The location is good, but the store isn’t easy to spot because the sign above it isn’t large. It says in a narrow script in an almost off-hand sort of way: ‘Jafferjees’.
There’s never a scrum at the parking lot. The steps are clean and pleasant surprise, there is a ramp for wheelchair access. The door is opened for you, and you’re instantly surrounded by the scent of leather. A sales person appears to hone in on your presence and without hovering gives you his undivided attention while you’re there. He wears clean gloves when he handles the leather products.
It’s a well designed store using muted colours, nothing fancy or too large; just your average glass counters and display cases, a misfit in a city that measures it’s preferences in bling. It doesn’t push itself, you either take it, or you don’t, and you know what? You take it.
You can elect to have your purchase personalised. It’s done efficiently and neatly in the script of your choice, carefully placed inside a soft cloth bag, and slipped into a brown paper bag. Oh and your receipt is given to you in a tiny brown envelope.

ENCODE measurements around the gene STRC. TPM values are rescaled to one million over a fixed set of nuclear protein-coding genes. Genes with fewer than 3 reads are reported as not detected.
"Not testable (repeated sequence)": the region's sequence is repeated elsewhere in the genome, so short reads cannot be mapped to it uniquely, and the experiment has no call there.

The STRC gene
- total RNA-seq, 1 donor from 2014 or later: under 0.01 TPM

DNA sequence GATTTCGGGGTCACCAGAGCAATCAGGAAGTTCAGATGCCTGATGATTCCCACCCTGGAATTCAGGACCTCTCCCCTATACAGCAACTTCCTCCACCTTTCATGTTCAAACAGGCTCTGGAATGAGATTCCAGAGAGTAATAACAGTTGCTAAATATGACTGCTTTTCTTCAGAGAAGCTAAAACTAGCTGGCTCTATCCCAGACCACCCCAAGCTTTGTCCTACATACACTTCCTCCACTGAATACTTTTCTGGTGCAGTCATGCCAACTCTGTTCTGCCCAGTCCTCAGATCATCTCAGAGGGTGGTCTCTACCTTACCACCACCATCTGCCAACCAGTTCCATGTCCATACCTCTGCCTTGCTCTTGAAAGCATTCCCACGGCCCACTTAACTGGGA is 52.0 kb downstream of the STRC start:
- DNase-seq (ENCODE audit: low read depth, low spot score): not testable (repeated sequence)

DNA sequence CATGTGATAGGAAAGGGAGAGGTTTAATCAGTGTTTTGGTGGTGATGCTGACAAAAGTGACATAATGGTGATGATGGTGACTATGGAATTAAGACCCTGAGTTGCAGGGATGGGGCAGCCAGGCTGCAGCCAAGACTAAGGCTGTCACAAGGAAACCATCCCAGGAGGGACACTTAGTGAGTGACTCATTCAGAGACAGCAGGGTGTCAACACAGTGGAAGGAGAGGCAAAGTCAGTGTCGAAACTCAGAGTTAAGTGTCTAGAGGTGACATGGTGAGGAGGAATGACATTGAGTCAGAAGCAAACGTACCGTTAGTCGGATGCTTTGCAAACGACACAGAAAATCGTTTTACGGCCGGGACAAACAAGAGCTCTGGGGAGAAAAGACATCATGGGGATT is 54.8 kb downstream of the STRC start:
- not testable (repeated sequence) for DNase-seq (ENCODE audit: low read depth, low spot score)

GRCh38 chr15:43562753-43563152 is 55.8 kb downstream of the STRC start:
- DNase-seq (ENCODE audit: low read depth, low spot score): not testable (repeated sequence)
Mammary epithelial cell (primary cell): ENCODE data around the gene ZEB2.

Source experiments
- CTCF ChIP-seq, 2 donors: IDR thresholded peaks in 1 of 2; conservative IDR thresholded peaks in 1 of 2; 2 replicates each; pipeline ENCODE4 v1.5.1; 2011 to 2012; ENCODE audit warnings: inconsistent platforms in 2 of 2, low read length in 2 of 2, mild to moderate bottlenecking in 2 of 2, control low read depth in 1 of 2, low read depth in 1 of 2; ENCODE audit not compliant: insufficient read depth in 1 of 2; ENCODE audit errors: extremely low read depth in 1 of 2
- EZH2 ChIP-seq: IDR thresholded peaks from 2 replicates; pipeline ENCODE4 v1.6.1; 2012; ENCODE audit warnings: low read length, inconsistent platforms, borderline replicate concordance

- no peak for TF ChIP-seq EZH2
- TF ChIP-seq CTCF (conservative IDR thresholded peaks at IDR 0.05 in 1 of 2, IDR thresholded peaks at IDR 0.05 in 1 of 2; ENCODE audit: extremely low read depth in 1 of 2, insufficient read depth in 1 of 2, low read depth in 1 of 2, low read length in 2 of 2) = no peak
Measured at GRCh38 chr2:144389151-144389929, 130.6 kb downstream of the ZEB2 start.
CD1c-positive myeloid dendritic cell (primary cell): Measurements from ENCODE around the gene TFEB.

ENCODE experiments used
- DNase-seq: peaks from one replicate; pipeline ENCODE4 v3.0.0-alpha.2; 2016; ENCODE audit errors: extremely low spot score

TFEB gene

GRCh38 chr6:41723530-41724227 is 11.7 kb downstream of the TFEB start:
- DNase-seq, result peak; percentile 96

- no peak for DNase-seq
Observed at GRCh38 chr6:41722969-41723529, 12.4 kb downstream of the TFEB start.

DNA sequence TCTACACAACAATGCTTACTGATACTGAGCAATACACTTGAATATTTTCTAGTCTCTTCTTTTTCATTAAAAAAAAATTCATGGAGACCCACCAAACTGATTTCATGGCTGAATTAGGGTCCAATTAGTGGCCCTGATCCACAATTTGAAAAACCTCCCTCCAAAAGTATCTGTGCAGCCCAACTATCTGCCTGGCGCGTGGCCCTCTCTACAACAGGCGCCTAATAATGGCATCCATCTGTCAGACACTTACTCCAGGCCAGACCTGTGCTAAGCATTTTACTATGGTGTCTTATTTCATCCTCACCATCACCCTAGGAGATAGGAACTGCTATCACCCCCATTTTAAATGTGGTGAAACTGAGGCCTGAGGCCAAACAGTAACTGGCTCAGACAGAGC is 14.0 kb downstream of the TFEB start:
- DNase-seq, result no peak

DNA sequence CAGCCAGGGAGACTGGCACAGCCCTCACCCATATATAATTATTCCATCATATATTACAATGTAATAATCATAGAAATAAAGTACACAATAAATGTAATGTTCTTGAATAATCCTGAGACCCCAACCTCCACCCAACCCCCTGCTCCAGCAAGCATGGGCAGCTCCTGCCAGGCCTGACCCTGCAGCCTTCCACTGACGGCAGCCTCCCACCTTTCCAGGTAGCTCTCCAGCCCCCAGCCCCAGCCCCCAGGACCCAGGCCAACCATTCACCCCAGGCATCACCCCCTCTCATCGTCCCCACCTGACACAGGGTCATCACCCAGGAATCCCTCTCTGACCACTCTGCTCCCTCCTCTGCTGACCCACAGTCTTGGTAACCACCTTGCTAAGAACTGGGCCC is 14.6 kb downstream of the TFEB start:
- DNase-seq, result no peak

Whether or not you keep this receipt, a Jafferjees product is accepted back for repairs years after sale without question, as a parent happily accepts a child. But the best part is yet to come: when you open your purchase at home, there, tucked away in a corner of whatever you have bought is a small card of care instructions, and visibly written on the bit that shows is a short proud statement: Made in Pakistan.
It never fails to hit me whenever I leave this store that this is how Pakistan could have been: quiet, peaceful, and professional, clean and well presented, considerate, reliable, taking pride in itself and its workmanship.
This was not an advertisement for Jafferjees. It was a yearning for what could and should have been, but isn’t.